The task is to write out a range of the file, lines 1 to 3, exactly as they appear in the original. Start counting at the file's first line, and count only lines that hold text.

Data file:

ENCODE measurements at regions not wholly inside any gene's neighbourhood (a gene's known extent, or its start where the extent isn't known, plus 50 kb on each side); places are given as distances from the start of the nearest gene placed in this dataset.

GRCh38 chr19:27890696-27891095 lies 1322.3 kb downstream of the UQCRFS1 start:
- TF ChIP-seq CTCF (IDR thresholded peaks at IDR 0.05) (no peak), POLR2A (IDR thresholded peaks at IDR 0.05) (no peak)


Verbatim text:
ENCODE measurements at regions not wholly inside any gene's neighbourhood (a gene's known extent, or its start where the extent isn't known, plus 50 kb on each side); places are given as distances from the start of the nearest gene placed in this dataset.

GRCh38 chr19:27890696-27891095 lies 1322.3 kb downstream of the UQCRFS1 start:
- TF ChIP-seq CTCF (IDR thresholded peaks at IDR 0.05) (no peak), POLR2A (IDR thresholded peaks at IDR 0.05) (no peak)